A Finnish agency has announced that in the event of severe power shortages this winter it could be forced to shut down 40% of the country’s high beams, but insists the cuts will not affect road safety.
The Finnish Transport Infrastructure Agency said this could reduce lighting along the country’s roads in the event of a possible power shortage, as electricity may have to be rationed this winter.
About 40% of lighting along Finnish roads could be turned off, but said it would be done in a way that had no effect on road safety, keeping lights on at intersections and other busy areas, reports the broadcaster Yle.
“From a computing point of view, it can be described in such a way that the electrical power required for road lighting on highways is approximately 43 megawatts. If half of it is extinguished, it would cover around 5% of a possible 400 megawatt shortfall in Finland’s electricity production,” said Virpi Anttila, director of the Transport Infrastructure Management Division. .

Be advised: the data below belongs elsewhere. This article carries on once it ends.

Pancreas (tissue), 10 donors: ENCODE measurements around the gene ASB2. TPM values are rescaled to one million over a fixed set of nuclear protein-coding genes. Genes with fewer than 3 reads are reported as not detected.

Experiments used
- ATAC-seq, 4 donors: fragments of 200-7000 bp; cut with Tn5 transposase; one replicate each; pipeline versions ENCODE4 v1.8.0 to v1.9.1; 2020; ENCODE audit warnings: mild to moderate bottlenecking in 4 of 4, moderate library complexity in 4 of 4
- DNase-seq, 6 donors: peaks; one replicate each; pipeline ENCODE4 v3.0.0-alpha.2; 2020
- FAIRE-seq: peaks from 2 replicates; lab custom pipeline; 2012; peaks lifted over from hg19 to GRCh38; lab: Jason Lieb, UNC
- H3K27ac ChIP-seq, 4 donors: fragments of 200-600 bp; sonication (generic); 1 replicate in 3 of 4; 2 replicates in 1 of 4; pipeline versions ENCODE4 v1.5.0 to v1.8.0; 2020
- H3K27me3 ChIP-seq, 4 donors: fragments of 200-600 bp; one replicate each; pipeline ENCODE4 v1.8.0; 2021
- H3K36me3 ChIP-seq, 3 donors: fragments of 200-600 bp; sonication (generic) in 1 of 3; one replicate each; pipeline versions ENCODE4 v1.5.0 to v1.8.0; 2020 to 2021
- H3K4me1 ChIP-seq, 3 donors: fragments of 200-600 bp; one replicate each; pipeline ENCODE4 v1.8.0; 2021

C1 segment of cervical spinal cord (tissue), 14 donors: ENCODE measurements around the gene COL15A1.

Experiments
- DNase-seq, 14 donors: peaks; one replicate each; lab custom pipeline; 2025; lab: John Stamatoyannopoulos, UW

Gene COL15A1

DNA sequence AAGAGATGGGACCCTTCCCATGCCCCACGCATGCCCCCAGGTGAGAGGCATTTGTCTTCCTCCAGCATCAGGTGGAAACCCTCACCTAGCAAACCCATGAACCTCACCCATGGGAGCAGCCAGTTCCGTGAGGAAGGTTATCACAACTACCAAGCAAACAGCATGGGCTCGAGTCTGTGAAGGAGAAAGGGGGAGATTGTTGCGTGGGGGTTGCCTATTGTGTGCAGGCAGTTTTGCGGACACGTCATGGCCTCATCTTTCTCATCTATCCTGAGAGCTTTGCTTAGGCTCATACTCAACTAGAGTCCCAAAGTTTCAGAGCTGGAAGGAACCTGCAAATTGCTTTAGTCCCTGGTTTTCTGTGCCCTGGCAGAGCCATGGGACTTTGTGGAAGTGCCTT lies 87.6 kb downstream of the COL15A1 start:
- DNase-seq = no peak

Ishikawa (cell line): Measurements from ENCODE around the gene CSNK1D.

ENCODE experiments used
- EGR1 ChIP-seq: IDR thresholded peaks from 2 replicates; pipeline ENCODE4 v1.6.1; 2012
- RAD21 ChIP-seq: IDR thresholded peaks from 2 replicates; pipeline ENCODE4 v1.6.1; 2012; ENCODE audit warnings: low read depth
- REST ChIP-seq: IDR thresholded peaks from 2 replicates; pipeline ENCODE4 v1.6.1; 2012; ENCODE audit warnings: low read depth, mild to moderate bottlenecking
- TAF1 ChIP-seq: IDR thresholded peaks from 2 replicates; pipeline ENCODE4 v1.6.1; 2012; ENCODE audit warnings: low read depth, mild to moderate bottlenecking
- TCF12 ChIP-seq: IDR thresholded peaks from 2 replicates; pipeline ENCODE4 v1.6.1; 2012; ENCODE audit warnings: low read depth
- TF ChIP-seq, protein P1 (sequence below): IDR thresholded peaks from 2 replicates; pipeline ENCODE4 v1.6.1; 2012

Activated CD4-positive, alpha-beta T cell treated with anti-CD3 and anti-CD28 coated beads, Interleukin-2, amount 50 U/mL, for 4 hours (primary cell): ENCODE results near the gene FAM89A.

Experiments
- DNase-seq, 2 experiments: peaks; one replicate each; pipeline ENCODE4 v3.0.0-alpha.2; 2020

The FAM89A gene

Russian energy company cuts power to Finland
— Breitbart London (@BreitbartLondres) May 17, 2022
Currently, around 95% of Finland’s passenger trains also run on electricity and could be replaced by diesel trains as the country prepares for possible power shortages and breakdowns in rail and maritime transport.
Earlier this year, in May, Russian energy company RAO Nordic completely cut off Finland from Russian electricity supply, which at the time accounted for 10% of Finnish electricity.
Reima Päivinen, director of operations at Fingrid, Finland’s majority state-owned national electricity transmission system operator, however, said at the time that the lack of supply from Russia would not affect much. Finland’s electricity needs.
In October, Finland’s new Olkiluoto 3 nuclear reactor was operating at full power after more than a decade of delays, with many hoping the reactor, Europe’s most powerful, would cut electricity costs and provide the country with enough energy when it becomes fully operational in December. .
Energy rationing and likely shortages in France, admits the head of the electricity network
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